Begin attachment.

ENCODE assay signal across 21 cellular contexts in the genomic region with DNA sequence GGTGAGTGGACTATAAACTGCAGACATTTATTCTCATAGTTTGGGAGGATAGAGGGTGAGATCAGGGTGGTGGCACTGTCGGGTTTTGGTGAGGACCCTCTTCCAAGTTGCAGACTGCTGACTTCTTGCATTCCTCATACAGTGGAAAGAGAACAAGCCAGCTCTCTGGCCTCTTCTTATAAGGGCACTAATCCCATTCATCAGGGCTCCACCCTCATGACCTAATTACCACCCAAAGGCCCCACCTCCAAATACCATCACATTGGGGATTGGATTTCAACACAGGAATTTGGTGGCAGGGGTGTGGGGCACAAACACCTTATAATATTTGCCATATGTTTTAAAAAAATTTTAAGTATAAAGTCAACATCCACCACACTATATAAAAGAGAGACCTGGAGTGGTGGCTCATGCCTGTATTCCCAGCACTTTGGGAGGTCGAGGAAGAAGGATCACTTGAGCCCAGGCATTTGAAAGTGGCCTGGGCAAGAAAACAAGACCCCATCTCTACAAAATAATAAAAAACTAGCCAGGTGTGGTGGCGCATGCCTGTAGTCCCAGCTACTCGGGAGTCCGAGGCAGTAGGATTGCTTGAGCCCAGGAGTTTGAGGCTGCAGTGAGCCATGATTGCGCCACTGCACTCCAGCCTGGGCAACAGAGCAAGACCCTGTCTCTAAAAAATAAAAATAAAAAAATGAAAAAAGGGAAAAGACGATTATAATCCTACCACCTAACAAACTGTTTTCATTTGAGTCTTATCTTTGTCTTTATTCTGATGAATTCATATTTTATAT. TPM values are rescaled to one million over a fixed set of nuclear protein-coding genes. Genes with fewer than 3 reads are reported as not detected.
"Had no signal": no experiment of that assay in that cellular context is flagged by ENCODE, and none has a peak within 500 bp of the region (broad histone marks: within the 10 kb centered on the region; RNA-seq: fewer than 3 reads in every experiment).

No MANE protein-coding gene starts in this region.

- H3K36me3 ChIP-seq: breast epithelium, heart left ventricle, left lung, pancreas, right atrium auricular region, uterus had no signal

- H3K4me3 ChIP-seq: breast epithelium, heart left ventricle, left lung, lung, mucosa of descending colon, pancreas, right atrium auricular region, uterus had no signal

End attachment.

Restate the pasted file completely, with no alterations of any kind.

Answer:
ENCODE assay signal across 21 cellular contexts in the genomic region with DNA sequence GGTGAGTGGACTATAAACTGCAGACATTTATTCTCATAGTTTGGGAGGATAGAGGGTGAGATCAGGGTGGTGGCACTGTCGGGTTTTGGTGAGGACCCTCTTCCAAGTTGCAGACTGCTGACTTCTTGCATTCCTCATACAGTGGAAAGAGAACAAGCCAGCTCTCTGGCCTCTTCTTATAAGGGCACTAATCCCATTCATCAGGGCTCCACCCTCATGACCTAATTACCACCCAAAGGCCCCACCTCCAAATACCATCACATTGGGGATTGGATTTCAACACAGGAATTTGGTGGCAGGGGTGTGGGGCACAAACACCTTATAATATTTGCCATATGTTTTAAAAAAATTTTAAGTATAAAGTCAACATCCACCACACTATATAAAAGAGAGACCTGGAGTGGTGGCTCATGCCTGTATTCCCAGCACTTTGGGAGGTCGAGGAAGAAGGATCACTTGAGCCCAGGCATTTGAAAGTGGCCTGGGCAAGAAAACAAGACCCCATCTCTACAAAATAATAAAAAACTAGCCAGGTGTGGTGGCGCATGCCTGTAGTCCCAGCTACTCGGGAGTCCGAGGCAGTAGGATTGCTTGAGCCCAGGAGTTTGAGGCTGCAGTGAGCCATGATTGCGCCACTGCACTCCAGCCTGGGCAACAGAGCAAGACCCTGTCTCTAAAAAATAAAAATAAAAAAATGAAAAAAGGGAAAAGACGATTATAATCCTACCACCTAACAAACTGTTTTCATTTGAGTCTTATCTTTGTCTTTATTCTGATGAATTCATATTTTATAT. TPM values are rescaled to one million over a fixed set of nuclear protein-coding genes. Genes with fewer than 3 reads are reported as not detected.
"Had no signal": no experiment of that assay in that cellular context is flagged by ENCODE, and none has a peak within 500 bp of the region (broad histone marks: within the 10 kb centered on the region; RNA-seq: fewer than 3 reads in every experiment).

No MANE protein-coding gene starts in this region.

- H3K36me3 ChIP-seq: breast epithelium, heart left ventricle, left lung, pancreas, right atrium auricular region, uterus had no signal

- H3K4me3 ChIP-seq: breast epithelium, heart left ventricle, left lung, lung, mucosa of descending colon, pancreas, right atrium auricular region, uterus had no signal